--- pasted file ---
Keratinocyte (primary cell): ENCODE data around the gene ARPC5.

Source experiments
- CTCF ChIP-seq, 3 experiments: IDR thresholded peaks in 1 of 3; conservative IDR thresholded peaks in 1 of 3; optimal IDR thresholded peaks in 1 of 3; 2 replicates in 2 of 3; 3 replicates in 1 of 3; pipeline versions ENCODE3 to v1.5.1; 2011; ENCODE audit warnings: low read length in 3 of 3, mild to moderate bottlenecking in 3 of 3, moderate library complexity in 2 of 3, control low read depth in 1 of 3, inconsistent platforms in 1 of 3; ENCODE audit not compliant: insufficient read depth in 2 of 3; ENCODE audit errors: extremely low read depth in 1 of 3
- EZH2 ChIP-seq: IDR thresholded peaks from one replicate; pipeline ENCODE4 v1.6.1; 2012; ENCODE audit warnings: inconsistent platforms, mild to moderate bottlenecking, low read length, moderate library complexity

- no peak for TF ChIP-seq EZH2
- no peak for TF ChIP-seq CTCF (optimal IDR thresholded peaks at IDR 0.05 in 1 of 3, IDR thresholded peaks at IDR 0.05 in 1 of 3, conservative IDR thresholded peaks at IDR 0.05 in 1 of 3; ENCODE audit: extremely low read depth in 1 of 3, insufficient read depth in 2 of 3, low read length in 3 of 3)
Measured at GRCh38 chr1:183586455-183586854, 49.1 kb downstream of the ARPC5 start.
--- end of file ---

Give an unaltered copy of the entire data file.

Keratinocyte (primary cell): ENCODE data around the gene ARPC5.

Source experiments
- CTCF ChIP-seq, 3 experiments: IDR thresholded peaks in 1 of 3; conservative IDR thresholded peaks in 1 of 3; optimal IDR thresholded peaks in 1 of 3; 2 replicates in 2 of 3; 3 replicates in 1 of 3; pipeline versions ENCODE3 to v1.5.1; 2011; ENCODE audit warnings: low read length in 3 of 3, mild to moderate bottlenecking in 3 of 3, moderate library complexity in 2 of 3, control low read depth in 1 of 3, inconsistent platforms in 1 of 3; ENCODE audit not compliant: insufficient read depth in 2 of 3; ENCODE audit errors: extremely low read depth in 1 of 3
- EZH2 ChIP-seq: IDR thresholded peaks from one replicate; pipeline ENCODE4 v1.6.1; 2012; ENCODE audit warnings: inconsistent platforms, mild to moderate bottlenecking, low read length, moderate library complexity

- no peak for TF ChIP-seq EZH2
- no peak for TF ChIP-seq CTCF (optimal IDR thresholded peaks at IDR 0.05 in 1 of 3, IDR thresholded peaks at IDR 0.05 in 1 of 3, conservative IDR thresholded peaks at IDR 0.05 in 1 of 3; ENCODE audit: extremely low read depth in 1 of 3, insufficient read depth in 2 of 3, low read length in 3 of 3)
Measured at GRCh38 chr1:183586455-183586854, 49.1 kb downstream of the ARPC5 start.